Cofense PDR Solutions Now Available on Carahsoft GSA Schedule

Cofense PDR Solutions Now Available on Carahsoft GSA Schedule

New Award Makes Cofense’s Comprehensive Security Platform Available to Federal, State and Local Agencies

LEESBURG, VA. and RESTON, Va. — June 14, 2022 Cofense®, the leading provider of Phishing Detection and Response (PDR) solutions and Carahsoft Technology Corp., The Trusted Government IT Solutions Provider®, today announced that Carahsoft has added Cofense’s products to its GSA Multiple Award Schedule (MAS), making the company’s end-to-end email security platform widely available to the Public Sector through Carahsoft and its reseller partners.

Cofense’s enterprise security program protects agencies from malware threats, ransomware, and other scams that routinely bypass traditional email security platform, such as secure email gateways (SEGs). With insights from a global network of millions of users, their phishing detection and response (PDR) platform delivers strategies and tools to efficiently mitigate threats in minutes by combining the power of crowdsourced intelligence and automated technology. Cofense also offers education and simulations to train employees to recognize and report phishing attempts. To ensure the strongest defense, Cofense encourages Government agencies to layer their email security strategy to combat evolving threats.

“With over 90% of cyber attacks starting with an email, it’s imperative that all organizations have access to a comprehensive FedRAMP Moderate email security program that can detect, protect and respond to this evolving threat landscape,” said Brandi Moore, Chief Operating Officer at Cofense. “This partnership is the next step in our commitment to the public sector as we are excited to provide Federal agencies with top-of-the-line solutions to address all email security threats through our work with Carahsoft and its reseller partners.”

Carahsoft’s Indefinite Delivery Indefinite Quantity (IDIQ) General Services Administration (GSA) Multiple Award Schedule (MAS) is an IT procurement contract vehicle that provides government customers’ state-of-the-art IT products, solutions, and services needed to serve the public. In addition to the GSA MAS contract, Cofense is also available on Carahsoft’s Information Technology Enterprise Solutions – Software 2 (ITES-SW2), OMNIA Partners, The Quilt and several state-specific contracts. Cofense solutions are also available through Carahsoft’s reseller partner contracts including TX-DIR.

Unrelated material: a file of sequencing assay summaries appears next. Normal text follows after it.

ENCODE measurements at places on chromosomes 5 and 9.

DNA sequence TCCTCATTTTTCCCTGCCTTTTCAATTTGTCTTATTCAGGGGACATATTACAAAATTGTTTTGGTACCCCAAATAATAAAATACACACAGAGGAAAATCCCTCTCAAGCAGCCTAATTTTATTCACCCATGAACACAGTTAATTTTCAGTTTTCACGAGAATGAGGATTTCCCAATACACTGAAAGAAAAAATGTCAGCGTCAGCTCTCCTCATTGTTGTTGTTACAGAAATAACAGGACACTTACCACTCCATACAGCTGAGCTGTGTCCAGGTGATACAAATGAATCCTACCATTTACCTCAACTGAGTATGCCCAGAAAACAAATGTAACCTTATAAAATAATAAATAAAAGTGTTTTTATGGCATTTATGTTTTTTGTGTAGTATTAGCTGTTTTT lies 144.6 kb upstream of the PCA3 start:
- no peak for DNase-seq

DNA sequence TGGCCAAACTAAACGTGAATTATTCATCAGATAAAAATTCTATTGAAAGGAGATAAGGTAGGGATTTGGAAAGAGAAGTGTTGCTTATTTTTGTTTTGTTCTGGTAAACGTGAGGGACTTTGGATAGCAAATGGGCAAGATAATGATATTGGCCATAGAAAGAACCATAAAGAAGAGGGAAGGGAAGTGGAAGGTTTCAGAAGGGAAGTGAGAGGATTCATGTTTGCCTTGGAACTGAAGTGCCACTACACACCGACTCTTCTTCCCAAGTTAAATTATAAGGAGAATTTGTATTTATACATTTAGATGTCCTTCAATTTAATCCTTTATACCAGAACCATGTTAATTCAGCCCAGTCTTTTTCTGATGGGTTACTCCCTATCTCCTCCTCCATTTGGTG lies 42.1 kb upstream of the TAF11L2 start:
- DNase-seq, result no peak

“As government phishing attacks continue to increase at a rapid pace, the expanded availability of Cofense’s FedRAMP-authorized solutions is well timed. Cofense’s solutions meet the FedRAMP Moderate Authorization providing over 300 controls which are vital to protect agencies’ systems,” said Alex Whitworth, Sales Director who manages the Cofense at Carahsoft. “With the Cofense platform now available on GSA through Carahsoft and our reseller partners, the Public Sector has streamlined access to advanced AI-based automation solutions to protect their agencies against phishing attacks.”

Enriched with robust threat intelligence from the Cofense Phishing Defense Center (PDC), which analyzes millions of user-reported emails, Cofense’s 2022 Annual State of Phishing Report found that more than 67% of phishing attempts reported by end users are credential phish. Catching and removing these emails before an employee even faces a phish in their inbox is critical for the success of today’s security programs. This makes Cofense’s security program which provides comprehensive email protection, attack response and threat insights invaluable to protecting critical environments, such as Federal Government infrastructure.

Cofense is available through Carahsoft’s Carahsoft’s GSA Schedule No. 47QSWA18D008F, ITES-SW2 Contract W52P1J-20-D-0042, OMNIA Partners Contract #R191902, The Quilt Master Service Agreement Number MSA05012019-F and additional State, Local, and Education Contracts. For more information, contact the Cofense team at Carahsoft at (888)-662-2724 or [email protected]

About Cofense

Cofense® is the leading provider of phishing detection and response solutions. Designed for enterprise organizations, the Cofense Phishing Detection and Response (PDR) platform leverages a global network of over 30 million people actively reporting suspected phish, combined with advanced automation to stop phishing attacks faster and stay ahead of breaches. When deploying the full suite of Cofense solutions, organizations can educate employees on how to identify and report phish, detect phish in their environment and respond quickly to remediate threats. With seamless integration into most major TIPs, SIEMs, and SOARs, Cofense solutions easily align with existing security ecosystems. Across a broad set of Global 1000 enterprise customers, including defense, energy, financial services, healthcare and manufacturing sectors, Cofense understands how to improve security, aid incident response and reduce the risk of compromise. For additional information, please visit www.cofense.com or connect with us on Twitter and LinkedIn.

About Carahsoft

Carahsoft Technology Corp. is The Trusted Government IT Solutions Provider®, supporting Public Sector organizations across Federal, State and Local Government agencies and Education and Healthcare markets. As the Master Government Aggregator® for our vendor partners, we deliver solutions for Cybersecurity, MultiCloud, DevSecOps, Big Data, Artificial Intelligence, Open Source, Customer Experience and more. Working with resellers, systems integrators and consultants, our sales and marketing teams provide industry leading IT products, services and training through hundreds of contract vehicles. Visit us at www.carahsoft.com.